Kieran Darcy-Smith’s Wish You Were Here arrives just in time to make you rethink that summer vacation to Cambodia. Co-written by and starring his real-life wife Felicity Price, Darcy-Smith’s Aussie mystery-thriller cashes-in on middle-class traveling anxieties; intent on letting their hair down and catching some responsibility-free R&R, four adults head out from Sydney to the beach-town of Sihanoukville, and only three return. Staged as a gradually blossoming portrait of rotted morality and familial angst, Wish You Were Here is satisfyingly sinister thanks to Price and the ever prolific Joel Edgerton as a couple haunted by the secrets they bring back with them.

Edgerton’s Dave Flannery envisioned the trip as a final, frivolous fling for he and his pregnant school-teacher wife Alice (Price) before the birth of their third child. The least convicing portion of the film is the idea that anyone would consider a wild Thailand weekend a good stop for a woman expecting, but one suspects early that Dave isn’t always as rational as he’d like to seem. They tag along with Alice’s sister Steph (Teresa Palmer), who’s happy to have company to off-set the presence of her new boyfriend Jeremy (Antony Starr). The opening scenes could be setting us up for the misadventures of inebriated, under-the-influence outsiders hilariously out of their league, but instead they precede tragedy.

The foursome wander the streets interacting with desperate vendors, indulging their own exaggerated sense of danger by braving tarantulas on the skin and imbibing a variety of mind-altering substances. Darcy-Smith closes this montage of care-free tourism with the ominous sight of Edgerton, wandering tattered and disoriented through a wasteland. Eventually we learn that when the dust settled, Starr’s Jeremy was nowhere to be found, and now back in Sydney the mystery of what happened to him remains unsolved.

The domestic turmoil in Sydney, captured in the aftermath of the Cambodian trouble, accounts for the bulk of Wish you Were Here, with Steph trying to cope, Alice caught in the crossfire and David clearly possessing more information than he’s sharing. Events in both timelines are interspersed to create an escalating tension that contrasts the fall-out with the true nature of the incident that set it in motion. This tactic is terrifically effective in providing Here a realistic verve and thematic gravity that the slender concept doesn’t support on its own.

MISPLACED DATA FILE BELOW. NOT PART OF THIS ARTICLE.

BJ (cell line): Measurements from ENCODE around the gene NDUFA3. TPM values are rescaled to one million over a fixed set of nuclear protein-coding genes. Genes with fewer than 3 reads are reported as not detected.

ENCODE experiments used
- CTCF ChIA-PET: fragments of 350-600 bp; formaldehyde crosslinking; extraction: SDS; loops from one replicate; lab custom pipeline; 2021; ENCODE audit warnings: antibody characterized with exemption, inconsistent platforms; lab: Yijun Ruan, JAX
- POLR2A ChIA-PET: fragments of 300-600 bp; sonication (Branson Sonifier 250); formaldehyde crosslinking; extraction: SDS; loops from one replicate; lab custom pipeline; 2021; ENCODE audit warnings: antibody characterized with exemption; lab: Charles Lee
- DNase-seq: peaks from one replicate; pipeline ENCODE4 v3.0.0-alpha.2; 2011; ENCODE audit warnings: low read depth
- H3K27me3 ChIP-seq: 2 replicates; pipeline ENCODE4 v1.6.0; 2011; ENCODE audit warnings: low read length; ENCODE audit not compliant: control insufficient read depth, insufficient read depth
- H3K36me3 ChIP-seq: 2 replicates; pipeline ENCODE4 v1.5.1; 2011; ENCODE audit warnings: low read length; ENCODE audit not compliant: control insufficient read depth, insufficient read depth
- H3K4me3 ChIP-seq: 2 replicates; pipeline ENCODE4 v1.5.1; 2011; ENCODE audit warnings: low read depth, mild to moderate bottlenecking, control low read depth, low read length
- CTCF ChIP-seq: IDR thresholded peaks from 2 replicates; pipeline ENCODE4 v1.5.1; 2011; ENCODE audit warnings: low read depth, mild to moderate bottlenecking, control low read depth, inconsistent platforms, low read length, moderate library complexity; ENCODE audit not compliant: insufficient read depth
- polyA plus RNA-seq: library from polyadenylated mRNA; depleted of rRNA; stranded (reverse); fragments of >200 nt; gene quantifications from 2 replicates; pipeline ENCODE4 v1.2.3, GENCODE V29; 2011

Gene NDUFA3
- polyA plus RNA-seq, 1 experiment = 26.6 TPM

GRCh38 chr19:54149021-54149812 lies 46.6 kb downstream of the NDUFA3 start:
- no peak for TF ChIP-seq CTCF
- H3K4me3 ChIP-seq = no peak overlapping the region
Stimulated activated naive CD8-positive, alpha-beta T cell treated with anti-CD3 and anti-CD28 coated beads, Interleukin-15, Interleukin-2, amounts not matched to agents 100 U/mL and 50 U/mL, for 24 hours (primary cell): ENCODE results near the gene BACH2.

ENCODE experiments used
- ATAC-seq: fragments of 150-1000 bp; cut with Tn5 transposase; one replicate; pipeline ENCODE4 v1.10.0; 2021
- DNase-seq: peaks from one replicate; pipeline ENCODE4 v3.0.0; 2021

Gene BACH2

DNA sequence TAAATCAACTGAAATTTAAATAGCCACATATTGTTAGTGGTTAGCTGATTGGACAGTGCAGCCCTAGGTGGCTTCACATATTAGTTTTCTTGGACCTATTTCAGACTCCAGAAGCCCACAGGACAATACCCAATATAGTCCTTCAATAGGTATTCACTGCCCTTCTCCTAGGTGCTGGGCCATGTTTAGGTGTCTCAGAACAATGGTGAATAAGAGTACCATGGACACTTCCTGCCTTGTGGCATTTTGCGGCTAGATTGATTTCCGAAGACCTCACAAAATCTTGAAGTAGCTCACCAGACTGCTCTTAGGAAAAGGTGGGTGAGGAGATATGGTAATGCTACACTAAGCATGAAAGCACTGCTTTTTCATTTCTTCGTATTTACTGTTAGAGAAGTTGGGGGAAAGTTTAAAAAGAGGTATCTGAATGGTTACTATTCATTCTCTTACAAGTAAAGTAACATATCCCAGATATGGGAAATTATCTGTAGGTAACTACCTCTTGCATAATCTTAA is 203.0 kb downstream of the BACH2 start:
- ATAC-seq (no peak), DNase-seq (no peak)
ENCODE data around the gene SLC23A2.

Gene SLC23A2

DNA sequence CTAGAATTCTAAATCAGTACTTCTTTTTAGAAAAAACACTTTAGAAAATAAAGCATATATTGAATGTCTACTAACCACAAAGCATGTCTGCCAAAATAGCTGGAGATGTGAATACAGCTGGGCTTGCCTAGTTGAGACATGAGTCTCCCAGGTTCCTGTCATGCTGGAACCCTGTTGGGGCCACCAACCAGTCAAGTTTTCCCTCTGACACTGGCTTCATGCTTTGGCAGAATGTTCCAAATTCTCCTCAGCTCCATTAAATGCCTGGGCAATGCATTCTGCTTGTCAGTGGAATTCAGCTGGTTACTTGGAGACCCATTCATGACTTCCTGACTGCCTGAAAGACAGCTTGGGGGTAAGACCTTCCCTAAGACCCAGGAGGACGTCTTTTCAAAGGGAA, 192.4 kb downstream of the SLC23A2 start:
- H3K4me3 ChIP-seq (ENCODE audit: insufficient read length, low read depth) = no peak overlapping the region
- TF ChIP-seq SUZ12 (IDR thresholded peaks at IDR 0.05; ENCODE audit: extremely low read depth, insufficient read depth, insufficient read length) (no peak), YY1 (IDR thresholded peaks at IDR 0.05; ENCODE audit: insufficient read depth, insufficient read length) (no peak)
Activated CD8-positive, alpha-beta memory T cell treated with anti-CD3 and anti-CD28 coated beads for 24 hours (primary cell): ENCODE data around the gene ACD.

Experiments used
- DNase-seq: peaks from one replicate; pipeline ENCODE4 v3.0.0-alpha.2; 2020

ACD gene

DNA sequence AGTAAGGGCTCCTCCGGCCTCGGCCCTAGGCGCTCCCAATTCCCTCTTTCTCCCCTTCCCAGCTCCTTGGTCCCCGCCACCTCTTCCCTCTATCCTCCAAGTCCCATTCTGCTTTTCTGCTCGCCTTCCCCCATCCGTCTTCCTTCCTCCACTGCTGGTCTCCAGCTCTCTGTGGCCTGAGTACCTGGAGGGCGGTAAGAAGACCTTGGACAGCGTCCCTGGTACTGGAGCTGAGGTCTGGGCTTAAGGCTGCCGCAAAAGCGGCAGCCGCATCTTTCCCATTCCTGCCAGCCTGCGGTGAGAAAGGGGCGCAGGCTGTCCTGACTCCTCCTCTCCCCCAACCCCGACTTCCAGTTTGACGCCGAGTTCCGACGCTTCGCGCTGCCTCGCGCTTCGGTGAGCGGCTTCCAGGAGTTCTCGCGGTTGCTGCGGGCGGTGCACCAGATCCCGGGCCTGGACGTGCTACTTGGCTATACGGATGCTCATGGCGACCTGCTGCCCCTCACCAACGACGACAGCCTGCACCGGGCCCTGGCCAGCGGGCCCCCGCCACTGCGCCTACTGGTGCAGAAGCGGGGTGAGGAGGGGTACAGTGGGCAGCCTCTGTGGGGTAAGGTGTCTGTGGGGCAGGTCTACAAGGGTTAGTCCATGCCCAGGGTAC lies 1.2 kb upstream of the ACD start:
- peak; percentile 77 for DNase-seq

Jeremy, the disappeared man, haunts the tale in a manner similar to the missing characters in more nuanced work like L’avventura or The Picnic at Hanging Rock. There’s an existential dread to those pictures that isn’t even considered in Wish You Were Here, which settles for modest thriller aspirations; it’s the psychological potboiler as genre wind-up toy. The entire, tangy confection depends completely upon the atmospheric, tonally somber direction of Darcy-Smith and trembling, relentless performances of its leads.

As viewers, we want to sort out the nature of David’s secret, but the truth itself is much larger and expansive than that, and as it grows it threatens to rupture and capsize the Flannery’s marriage. On its grounded terms the script keeps these characters captivating and reasonably sympathetic. Darcy-Smith and Price, who’s written herself a humdinger role, avoid abstraction or poetic license and instead find pop artistry in exemplary craftsmanship. The Cambodian sequences are idyll and lovely in the right places, meanwhile terrifying and shrouded in others. These travelogue vignettes are assembled next to a present that is full of shadows and stark, painfully mundane routines. This matter-of-fact visual language moors the audience in the immediacy of the situation while subtly suggesting the characters’ encroaching guilt and/or bewilderment as the screws tighten.

There’s a potential cheat in Wish you Were Here that almost sinks the dramatic arc the story is headed for. The revelation of what happened to Jeremy is not a forgotten event lost to a haze of drugs; it’s clear early on that David has full understanding of what transpired and despite the film following his point of view, the audience isn’t made privy to it until the conclusion. This choice robs us of a context for David’s actions and emotions as we witness them, and seems to primarily exist so the suspense can be sustained until the end. This fidelity to the plot above all else keeps Here from resonating as anything more than a clever little suspense picture. Of course, at the same time, this perpetual coyness with David’s deeds gives Edgerton and Price the chance to boldly sculpt characters who are unraveling not in the face of a single hidden fact, but with knowledge that so much of their life together is founded on illusory understanding.

Edgerton is often the best thing about the movies he’s in—his grand, insinuating turn in The Great Gatsby, the tenacious squad leader in Zero Dark Thirty—but in this film he’s the connective tissue that ties together the disparate emotional compartments of the narrative. David is the only one who knows everything right from the beginning, so Edgerton is portraying not a man on a quest of discovery, but a confused, cowering adult on a mission to quietly absorb the repercussions of irrevocable actions. Price, in a tremendous debut, keeps Alice steadfast and sure, a lighted beacon leading the film out of the darkness and into truth’s orbit.

Wish You Were Here is now playing in limited release.

Grade: B

No more articles